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In October, news of a new cigar that would bear the name of a popular television show character was announced, as Meier & Dutch, the distribution arm of Cigars International, announced the Lucious Lyon line, named for the main character in the show “Empire.”

The Lucious Lyon line offers three vitolas and is for the character portrayed by Terrence Howard. The blend uses a Connecticut shade wrapper, dual binder of Connecticut broadleaf and Mexican tobaccos, with a filler blend of Dominican, Honduran, Mexican and Nicaraguan leaves. The three sizes—No. 1 (5 1/2 x 50, $12.50), No. 2 (6 x 54 torpedo, $14.40) and No. 3 (6 x 52, $13.80)—all come in individually sealed glass tubes packed in 10-count boxes. They are being made at the STG Danlí factory in Honduras.

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“The characters of ‘Empire’ personify a lifestyle associated with success, luxury and an insatiable appetite for only the finest things,” said Steve McDevitt, director of sales for Meier & Dutch in a press release. “Creating a compelling, limited edition offering of premium products around Lucious Lyon came naturally and the project literally took on a life of its own from day one.”

Additionally, there is a line of branded accessories produced by XIKAR to complement the cigars, a crystal ashtray ($125), high-gloss humidor ($375), double guillotine cutter ($125) and a lighter ($125). The cigars and accessories are all described as being limited editions, though production numbers have not yet been revealed.

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  • Cigar Reviewed: Lucious Lyon No. 1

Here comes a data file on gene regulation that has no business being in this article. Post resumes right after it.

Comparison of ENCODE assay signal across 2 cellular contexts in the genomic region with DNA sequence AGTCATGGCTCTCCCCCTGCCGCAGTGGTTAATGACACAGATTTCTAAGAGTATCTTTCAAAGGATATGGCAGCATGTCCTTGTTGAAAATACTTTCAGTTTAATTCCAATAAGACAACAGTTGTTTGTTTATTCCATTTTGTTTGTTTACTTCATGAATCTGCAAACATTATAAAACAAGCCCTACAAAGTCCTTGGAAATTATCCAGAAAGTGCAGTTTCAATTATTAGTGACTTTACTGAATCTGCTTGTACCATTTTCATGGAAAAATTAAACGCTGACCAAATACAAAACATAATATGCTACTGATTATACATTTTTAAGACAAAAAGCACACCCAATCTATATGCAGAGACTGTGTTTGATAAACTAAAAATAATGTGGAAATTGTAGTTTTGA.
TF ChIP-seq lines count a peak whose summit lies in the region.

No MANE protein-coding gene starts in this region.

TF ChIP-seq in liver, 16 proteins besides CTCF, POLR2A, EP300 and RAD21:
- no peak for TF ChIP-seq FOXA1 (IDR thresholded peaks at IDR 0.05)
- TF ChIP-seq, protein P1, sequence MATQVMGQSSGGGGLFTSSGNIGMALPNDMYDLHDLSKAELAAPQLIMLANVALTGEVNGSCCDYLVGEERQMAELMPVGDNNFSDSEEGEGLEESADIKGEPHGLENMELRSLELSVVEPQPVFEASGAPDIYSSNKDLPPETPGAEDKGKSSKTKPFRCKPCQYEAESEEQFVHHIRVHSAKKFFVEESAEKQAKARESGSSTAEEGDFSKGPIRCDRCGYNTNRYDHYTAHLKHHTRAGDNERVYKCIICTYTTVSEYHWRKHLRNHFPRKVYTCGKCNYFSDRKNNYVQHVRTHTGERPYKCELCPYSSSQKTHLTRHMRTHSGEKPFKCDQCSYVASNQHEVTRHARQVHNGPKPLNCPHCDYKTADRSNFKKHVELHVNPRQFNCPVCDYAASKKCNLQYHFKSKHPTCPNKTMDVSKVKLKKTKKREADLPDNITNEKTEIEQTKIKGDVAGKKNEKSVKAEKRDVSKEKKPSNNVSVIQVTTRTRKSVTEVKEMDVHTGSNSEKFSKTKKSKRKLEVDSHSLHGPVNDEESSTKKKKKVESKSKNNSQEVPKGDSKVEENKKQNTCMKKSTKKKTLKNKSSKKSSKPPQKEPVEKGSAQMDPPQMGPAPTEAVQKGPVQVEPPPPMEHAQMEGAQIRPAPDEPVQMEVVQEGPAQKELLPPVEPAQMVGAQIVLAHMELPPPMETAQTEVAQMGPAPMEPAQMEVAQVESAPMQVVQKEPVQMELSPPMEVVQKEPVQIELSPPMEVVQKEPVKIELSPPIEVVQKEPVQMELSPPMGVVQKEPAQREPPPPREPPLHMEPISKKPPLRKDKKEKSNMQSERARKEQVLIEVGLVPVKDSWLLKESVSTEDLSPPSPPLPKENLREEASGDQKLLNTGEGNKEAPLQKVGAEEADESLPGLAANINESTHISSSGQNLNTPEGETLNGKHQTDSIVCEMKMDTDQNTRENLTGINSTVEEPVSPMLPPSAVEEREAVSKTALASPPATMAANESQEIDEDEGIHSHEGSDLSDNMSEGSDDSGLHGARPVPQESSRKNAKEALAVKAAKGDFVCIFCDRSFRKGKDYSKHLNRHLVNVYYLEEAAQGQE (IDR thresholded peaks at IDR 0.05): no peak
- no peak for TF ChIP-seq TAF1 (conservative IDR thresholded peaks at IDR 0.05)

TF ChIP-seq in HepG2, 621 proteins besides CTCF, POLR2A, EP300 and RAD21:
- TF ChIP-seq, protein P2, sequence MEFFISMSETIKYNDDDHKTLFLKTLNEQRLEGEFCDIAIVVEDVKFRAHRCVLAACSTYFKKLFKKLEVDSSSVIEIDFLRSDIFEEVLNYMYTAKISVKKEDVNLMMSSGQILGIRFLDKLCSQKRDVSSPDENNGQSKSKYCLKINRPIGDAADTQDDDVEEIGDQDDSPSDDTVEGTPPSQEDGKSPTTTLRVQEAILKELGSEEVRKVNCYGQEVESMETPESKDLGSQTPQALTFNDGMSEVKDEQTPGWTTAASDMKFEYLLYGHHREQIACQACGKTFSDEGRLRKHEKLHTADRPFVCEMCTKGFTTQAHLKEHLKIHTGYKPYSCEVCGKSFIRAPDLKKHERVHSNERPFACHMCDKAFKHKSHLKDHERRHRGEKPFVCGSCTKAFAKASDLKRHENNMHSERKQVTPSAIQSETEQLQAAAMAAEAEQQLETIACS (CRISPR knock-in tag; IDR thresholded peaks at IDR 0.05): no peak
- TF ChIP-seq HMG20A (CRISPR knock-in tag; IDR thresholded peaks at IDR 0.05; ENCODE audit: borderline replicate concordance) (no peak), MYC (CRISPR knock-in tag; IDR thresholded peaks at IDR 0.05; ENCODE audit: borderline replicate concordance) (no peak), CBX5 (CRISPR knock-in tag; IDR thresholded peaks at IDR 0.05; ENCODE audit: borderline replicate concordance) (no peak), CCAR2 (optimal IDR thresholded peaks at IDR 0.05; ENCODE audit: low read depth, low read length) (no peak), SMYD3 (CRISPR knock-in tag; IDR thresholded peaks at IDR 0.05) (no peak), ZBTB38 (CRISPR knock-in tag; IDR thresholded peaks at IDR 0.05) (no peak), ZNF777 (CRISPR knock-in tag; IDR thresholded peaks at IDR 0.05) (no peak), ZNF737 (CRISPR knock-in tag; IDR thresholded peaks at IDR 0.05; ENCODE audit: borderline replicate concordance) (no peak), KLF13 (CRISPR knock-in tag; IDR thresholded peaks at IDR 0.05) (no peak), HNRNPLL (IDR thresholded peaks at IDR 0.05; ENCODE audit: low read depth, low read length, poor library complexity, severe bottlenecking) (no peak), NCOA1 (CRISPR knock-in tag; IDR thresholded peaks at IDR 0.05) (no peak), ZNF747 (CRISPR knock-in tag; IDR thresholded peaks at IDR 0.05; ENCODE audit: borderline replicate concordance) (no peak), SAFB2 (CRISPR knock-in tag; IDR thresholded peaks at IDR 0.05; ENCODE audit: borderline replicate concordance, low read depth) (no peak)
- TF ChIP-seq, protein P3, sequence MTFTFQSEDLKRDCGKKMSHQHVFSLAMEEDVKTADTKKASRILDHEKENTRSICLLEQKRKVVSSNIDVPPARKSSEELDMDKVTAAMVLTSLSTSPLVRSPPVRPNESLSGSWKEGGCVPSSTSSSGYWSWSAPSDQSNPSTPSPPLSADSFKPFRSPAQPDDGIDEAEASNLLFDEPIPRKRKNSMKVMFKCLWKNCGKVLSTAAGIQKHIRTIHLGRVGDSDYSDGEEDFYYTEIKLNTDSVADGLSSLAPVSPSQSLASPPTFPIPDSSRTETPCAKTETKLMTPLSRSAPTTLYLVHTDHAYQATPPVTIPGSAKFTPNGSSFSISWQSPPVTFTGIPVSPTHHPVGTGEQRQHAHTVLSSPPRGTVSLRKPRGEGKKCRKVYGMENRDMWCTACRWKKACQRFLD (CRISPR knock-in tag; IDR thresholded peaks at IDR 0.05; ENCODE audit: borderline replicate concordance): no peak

• Country of Origin: Honduras
  • Factory: STG Danlí
  • Wrapper: Connecticut Shade
  • Binder: Connecticut Broadleaf & Mexico
  • Filler: Dominican Republic, Honduras, Mexico & Nicaragua
  • Length: 5 1/2 Inches
  • Ring Gauge: 50
  • Vitola: Robusto Extra
  • MSRP: $12.50 (Boxes of 10, $125)
  • Release Date: Oct. 6, 2016
  • Number of Cigars Released: n/a
  • Number of Cigars Smoked For Review: 3

The band appears either copper or rose gold depending on the lighting and is by far the focal point of the cigar, both since it covers nearly half of the length and also due to the images of a stoic and crowned lion a tapestry pattern on the lower third. As for the cigar itself, it’s well rolled with flat seams, a well-applied cap and a firm but not hard density. The wrapper is familiar as well, with a lightly tanned hue that is reminiscent of butterscotch or any other number of Connecticut shade wrapped cigars. The veins are small and Cubanesque at times, tooth is nonexistent and the texture is thin but familiar. The foot offers a sweet and creamy aroma, much like the leftover milk from a bowl of Frosted Flakes, with some samples showing a buttery component as well. There’s no pepper to speak of, nor is there any on the cold draw, which varies from a touch firm to a touch or two loose sheds the sweetness for dry wood that is somewhat prickly on the tongue and quickly dries out the mouth.